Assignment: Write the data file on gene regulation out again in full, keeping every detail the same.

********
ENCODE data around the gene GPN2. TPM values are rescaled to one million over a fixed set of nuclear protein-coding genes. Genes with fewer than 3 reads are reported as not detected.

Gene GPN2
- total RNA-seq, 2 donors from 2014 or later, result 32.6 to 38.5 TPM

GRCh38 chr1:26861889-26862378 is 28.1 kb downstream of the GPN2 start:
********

ENCODE data around the gene GPN2. TPM values are rescaled to one million over a fixed set of nuclear protein-coding genes. Genes with fewer than 3 reads are reported as not detected.

Gene GPN2
- total RNA-seq, 2 donors from 2014 or later, result 32.6 to 38.5 TPM

GRCh38 chr1:26861889-26862378 is 28.1 kb downstream of the GPN2 start: